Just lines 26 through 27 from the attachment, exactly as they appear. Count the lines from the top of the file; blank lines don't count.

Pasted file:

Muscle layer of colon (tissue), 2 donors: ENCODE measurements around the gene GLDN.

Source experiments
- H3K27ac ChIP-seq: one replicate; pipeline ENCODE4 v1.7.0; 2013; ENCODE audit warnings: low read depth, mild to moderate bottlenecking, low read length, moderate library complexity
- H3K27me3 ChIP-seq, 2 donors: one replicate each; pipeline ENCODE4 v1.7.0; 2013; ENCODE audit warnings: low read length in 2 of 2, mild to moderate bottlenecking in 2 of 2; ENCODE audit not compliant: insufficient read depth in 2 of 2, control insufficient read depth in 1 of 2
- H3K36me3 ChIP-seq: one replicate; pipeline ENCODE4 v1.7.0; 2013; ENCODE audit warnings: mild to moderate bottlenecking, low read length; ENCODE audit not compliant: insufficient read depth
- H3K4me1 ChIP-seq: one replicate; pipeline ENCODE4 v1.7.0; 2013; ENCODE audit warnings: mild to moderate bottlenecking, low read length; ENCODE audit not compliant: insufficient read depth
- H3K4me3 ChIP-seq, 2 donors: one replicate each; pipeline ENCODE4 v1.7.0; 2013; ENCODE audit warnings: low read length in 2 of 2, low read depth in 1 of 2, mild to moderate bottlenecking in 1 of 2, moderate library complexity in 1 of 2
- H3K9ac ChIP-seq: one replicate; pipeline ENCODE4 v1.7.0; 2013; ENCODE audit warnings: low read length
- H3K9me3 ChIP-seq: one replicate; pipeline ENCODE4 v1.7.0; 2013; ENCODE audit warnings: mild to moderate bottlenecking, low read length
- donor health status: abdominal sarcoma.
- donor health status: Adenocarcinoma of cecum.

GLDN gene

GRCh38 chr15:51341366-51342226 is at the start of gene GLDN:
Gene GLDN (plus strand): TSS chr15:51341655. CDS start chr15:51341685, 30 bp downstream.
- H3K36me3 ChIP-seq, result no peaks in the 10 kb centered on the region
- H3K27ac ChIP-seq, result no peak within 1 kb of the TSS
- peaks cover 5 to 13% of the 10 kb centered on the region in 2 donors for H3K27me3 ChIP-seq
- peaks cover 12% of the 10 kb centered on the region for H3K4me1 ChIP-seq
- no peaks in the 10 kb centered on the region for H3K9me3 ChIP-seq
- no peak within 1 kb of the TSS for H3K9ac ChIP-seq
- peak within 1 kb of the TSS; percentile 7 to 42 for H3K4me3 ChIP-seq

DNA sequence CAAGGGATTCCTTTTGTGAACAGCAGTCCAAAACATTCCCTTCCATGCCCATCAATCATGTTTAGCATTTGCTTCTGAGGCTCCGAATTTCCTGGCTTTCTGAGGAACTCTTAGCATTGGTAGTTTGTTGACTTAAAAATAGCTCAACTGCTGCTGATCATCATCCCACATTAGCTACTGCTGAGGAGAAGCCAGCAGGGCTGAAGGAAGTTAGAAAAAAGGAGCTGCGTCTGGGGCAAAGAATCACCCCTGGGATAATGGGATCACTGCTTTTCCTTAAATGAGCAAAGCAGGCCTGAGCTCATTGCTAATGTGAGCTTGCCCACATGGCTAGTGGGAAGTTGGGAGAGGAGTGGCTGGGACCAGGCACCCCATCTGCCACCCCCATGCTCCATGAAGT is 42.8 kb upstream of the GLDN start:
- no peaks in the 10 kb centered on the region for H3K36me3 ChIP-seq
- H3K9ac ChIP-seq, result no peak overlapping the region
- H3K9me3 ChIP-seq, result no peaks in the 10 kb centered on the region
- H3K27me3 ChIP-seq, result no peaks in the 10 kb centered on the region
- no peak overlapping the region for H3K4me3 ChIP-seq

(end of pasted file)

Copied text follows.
- H3K27me3 ChIP-seq, result no peaks in the 10 kb centered on the region
- no peak overlapping the region for H3K4me3 ChIP-seq